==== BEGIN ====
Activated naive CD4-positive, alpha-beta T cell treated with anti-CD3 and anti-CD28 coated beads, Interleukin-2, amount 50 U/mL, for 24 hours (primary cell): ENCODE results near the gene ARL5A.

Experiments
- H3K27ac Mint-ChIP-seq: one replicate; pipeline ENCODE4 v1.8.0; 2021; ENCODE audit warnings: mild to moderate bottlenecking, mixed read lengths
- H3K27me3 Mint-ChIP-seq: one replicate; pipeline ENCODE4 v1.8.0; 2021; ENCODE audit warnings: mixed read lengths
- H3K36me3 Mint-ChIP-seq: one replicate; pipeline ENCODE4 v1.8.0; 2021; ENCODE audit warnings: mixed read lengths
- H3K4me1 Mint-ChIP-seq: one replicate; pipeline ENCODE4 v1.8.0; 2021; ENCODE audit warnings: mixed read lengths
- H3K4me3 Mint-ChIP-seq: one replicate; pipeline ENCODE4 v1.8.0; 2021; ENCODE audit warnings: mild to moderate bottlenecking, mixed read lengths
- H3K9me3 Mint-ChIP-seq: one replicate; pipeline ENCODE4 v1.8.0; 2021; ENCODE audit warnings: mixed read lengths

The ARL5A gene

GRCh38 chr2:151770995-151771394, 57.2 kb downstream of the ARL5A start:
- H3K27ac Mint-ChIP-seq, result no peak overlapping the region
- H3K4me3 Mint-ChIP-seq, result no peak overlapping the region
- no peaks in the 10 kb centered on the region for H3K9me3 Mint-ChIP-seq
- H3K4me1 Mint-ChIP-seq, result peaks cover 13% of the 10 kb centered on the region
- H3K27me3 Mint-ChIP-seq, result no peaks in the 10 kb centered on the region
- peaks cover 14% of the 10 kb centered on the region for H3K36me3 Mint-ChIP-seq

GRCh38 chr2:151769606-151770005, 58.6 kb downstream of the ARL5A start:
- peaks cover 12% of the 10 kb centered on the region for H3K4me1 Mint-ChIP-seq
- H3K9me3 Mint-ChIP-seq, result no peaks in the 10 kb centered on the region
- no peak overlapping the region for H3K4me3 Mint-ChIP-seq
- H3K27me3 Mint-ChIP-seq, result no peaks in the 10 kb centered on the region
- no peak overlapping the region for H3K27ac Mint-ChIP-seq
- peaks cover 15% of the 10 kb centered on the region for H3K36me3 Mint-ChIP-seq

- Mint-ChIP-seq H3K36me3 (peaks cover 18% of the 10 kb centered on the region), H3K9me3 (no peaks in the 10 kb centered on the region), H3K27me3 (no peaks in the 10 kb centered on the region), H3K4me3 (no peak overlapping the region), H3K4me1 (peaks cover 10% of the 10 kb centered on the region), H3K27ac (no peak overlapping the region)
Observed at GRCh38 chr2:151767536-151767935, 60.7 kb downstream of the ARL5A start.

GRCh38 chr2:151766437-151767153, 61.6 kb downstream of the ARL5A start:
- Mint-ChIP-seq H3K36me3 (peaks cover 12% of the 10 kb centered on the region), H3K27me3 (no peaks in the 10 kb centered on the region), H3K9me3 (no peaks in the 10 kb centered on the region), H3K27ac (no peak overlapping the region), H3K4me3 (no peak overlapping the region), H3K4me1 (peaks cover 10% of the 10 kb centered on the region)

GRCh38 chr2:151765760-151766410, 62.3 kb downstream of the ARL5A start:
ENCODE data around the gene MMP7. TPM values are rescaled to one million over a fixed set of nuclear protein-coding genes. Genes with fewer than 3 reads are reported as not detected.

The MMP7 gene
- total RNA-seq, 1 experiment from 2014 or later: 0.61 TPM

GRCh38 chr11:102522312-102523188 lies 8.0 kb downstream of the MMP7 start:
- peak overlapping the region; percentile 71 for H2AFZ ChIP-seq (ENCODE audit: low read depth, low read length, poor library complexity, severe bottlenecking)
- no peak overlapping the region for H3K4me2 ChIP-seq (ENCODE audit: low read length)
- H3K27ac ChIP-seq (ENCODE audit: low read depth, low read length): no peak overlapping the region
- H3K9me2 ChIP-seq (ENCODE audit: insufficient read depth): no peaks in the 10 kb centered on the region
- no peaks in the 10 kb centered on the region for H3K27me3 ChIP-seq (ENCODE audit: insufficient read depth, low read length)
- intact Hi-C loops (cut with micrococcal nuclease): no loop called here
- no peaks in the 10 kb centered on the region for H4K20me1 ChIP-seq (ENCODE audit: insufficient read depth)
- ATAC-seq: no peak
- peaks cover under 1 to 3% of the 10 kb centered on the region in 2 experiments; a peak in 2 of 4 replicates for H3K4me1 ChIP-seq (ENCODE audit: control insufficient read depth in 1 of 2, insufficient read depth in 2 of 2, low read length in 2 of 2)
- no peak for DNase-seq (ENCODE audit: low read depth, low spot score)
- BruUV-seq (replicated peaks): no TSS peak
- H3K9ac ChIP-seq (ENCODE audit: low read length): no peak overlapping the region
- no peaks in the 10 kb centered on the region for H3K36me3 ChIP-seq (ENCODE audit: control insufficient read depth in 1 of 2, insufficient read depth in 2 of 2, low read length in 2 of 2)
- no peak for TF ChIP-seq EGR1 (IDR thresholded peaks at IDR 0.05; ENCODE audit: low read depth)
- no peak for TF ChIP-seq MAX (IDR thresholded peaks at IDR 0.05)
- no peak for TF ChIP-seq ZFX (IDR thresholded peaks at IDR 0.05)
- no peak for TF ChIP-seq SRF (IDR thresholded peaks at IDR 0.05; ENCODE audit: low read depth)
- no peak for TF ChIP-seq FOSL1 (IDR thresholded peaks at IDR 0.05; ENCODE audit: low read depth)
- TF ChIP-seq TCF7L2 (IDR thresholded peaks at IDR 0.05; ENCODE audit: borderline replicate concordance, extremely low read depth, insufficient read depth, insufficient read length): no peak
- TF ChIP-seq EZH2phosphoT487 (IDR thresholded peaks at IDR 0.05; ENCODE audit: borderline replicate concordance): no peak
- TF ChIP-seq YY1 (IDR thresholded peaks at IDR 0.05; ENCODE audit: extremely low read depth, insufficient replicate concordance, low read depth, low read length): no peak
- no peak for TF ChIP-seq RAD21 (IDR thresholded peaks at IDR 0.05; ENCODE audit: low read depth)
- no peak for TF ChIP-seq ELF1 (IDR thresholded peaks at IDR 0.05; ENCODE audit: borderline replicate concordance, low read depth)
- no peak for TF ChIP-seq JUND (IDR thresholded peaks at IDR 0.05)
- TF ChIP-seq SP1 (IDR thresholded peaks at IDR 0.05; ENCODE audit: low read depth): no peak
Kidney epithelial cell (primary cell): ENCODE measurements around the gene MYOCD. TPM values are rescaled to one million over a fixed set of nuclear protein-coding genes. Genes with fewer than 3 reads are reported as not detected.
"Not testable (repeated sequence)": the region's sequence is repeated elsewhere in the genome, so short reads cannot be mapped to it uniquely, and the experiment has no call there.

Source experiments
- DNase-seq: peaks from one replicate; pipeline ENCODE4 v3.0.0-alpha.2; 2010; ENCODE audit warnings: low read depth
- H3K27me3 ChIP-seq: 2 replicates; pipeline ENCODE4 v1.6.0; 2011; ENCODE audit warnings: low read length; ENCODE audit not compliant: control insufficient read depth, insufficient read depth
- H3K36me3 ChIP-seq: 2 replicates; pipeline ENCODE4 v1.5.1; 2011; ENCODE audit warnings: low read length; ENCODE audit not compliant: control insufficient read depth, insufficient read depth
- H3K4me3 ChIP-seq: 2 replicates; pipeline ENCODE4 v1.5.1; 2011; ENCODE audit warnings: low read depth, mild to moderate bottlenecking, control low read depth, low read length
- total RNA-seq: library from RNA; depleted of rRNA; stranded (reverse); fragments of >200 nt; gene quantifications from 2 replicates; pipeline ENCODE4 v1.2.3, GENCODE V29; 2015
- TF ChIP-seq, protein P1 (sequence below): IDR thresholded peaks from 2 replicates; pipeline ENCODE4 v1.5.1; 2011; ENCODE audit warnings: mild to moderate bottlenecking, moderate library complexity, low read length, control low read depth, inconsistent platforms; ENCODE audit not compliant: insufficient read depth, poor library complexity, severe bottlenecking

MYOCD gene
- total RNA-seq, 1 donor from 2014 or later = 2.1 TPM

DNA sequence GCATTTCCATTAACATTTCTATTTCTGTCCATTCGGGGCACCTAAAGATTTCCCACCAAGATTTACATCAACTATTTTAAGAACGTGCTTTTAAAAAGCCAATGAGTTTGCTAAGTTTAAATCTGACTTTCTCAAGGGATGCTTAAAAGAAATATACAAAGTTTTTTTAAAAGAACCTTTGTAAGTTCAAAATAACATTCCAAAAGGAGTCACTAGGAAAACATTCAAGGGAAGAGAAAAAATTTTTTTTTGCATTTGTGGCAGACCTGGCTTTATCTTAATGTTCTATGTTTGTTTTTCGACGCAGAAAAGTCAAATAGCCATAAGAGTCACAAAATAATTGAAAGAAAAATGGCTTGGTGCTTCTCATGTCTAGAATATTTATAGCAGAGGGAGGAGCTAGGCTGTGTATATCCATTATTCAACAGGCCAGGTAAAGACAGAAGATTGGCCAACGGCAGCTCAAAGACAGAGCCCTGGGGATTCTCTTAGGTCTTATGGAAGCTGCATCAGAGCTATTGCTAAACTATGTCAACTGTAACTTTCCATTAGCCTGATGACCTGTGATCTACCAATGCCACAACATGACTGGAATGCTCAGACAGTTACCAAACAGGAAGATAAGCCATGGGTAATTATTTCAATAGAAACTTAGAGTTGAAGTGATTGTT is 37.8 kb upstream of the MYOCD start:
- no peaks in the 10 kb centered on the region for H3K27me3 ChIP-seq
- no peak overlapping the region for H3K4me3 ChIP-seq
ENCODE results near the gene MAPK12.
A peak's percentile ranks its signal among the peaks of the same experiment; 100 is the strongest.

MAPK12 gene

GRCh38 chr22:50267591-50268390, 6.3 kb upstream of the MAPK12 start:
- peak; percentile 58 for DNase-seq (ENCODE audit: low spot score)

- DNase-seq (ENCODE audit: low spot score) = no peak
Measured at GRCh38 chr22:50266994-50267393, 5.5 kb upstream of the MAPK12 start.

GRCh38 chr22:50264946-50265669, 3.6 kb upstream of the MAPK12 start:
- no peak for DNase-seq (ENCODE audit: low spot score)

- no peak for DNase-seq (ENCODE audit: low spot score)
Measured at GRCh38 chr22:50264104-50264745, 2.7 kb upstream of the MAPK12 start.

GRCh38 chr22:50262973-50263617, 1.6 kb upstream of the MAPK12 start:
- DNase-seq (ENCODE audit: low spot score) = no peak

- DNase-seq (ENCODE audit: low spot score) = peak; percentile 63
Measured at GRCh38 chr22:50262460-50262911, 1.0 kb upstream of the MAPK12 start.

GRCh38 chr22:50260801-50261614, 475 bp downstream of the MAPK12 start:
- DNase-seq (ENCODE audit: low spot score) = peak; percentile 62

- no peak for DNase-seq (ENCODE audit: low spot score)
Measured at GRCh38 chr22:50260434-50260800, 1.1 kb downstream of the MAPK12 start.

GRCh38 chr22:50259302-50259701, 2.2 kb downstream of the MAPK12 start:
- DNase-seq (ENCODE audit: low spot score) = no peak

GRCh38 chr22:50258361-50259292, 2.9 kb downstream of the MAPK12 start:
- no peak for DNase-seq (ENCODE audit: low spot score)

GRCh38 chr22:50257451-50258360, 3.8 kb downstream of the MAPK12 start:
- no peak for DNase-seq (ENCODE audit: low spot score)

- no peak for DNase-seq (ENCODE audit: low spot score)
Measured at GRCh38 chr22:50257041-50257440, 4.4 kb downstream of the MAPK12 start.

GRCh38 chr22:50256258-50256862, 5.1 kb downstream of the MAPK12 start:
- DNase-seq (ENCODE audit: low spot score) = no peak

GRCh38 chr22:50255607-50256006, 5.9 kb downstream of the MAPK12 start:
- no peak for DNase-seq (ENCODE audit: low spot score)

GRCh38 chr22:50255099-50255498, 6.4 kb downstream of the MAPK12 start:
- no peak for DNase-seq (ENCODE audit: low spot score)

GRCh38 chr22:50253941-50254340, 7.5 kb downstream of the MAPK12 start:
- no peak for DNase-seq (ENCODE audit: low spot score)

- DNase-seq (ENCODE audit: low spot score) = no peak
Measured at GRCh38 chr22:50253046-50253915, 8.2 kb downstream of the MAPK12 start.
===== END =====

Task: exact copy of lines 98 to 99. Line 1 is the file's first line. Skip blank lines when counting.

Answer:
Measured at GRCh38 chr22:50257041-50257440, 4.4 kb downstream of the MAPK12 start.

GRCh38 chr22:50256258-50256862, 5.1 kb downstream of the MAPK12 start: